October 13, 2003

Standards Bashing

I had dinner tonight with Dave Chappell currently at Sonic and Colleen Evans, previously at Sonic and now at Microsoft. One of the topics Dave mentioned was some of his latest mis-quotes in a recent article, which he discussed in his O'Reilly Developers Weblog last week. Dave's a man of the world, so he knows mis-quotes happen all the time in the press, but I believe his comments in his weblog clearly express the point that this time around things are perhaps a little too far off-side.

So Dave has set the record straight in his O'Reilly weblog (emphasis added)

There is another part of this article that has me claiming that Microsoft and IBM won't let anyone share information about their spec workshops.

[...] The latest agreement for the 10/14 WS-ReliableMessaging Interop summit has this paragraph in it: "Participant is expected to respect the privacy of others since, for example, other participants may be working with pre-release code. Results of each testing session in the Interop Workshop are not intended to be publicly posted. By participating in the Interop Workshop, Participant agrees not to disclose, comment on or otherwise characterize, in any manner, the results of the interoperability testing or of the operation of any other participant's products or applications tested at the Interop Workshop without such other participant's prior written consent."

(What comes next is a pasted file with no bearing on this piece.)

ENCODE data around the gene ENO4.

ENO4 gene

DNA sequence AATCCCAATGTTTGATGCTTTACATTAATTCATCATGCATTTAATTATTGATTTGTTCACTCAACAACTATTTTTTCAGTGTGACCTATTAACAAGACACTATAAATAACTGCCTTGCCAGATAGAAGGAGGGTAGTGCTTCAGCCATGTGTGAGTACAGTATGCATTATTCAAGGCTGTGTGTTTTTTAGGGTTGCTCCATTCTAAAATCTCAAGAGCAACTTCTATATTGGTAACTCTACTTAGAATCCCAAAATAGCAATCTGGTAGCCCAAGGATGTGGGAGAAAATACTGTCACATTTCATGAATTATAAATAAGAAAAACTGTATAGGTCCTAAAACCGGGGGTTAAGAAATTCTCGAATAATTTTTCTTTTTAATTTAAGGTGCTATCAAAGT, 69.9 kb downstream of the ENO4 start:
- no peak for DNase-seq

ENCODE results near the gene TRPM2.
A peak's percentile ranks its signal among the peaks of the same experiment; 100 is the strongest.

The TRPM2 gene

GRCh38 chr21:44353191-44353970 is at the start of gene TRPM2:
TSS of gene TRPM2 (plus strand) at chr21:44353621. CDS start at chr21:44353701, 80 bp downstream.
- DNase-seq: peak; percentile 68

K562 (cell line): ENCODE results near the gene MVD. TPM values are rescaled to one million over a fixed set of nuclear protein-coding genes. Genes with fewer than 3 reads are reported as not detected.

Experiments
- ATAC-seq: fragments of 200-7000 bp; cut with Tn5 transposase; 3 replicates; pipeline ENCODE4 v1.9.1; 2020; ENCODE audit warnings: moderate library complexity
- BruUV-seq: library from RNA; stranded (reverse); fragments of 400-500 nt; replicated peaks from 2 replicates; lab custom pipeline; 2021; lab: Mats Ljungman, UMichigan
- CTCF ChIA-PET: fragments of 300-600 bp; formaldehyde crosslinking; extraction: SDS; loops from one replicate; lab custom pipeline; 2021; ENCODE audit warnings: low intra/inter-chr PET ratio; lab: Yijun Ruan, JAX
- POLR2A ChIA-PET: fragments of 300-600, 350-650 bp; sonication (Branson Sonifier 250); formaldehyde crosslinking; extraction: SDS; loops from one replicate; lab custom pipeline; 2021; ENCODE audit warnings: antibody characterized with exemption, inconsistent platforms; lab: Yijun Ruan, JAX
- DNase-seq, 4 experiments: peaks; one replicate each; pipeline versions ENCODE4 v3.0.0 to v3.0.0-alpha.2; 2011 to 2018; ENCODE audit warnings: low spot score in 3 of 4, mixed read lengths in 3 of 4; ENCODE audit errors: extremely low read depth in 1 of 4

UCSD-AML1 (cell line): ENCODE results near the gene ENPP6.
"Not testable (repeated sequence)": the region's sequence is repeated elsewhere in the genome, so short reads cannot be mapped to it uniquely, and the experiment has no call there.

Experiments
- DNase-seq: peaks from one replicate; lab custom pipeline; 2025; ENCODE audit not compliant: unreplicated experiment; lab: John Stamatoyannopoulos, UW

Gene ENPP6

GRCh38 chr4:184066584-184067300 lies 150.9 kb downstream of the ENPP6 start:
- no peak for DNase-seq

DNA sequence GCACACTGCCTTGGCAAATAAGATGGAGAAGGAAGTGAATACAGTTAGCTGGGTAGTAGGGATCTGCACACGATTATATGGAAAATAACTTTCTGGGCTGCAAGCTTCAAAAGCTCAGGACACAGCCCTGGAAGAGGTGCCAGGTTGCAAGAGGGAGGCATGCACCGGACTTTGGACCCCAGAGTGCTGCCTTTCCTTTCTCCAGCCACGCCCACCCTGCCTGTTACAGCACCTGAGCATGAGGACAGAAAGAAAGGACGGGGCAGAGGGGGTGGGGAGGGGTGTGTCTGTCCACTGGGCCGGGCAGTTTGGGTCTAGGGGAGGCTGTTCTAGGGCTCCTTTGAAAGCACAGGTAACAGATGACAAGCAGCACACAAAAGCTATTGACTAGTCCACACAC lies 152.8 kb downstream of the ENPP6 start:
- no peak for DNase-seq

This clearly says to me that you are not allowed to disclose the details of what happens at the meeting. However, I still don't hold the view that is portrayed in the article. I was simply stating a detail about the process. I don't think that MS and IBM are being bad guys or trying to hide anything, as the article tries to suggest. I think this is a reasonable request. If one receives some information about some forward thinking details that has not been publicly disclosed, or has not been finalized, then its fair to ask that this information be held under nondisclosure until the details are worked out an published in a newer version of the specification. In the upcoming WS-ReliableMessaging Interop Summit, participating vendors will be bringing pre-release code. The initial efforts may not be successful, and making those results public wouldn't do much good except to damage the credibility of the effort.

Great effort has been put into trying to respect the privacy needs of workshop participants, while at the same time encouraging participation in the events. Only time will tell whether that is successful, but I believe that in the same way that SoapBuilders was a great way of moving the industry forward in a pragmatic manner, so is the Web Services Workshop process.

Proven and demonstrable interoperability is way better than just paper spec any day!

Entry categories: Standards
Posted by Jorgen Thelin at October 13, 2003 09:29 PM - [PermaLink]
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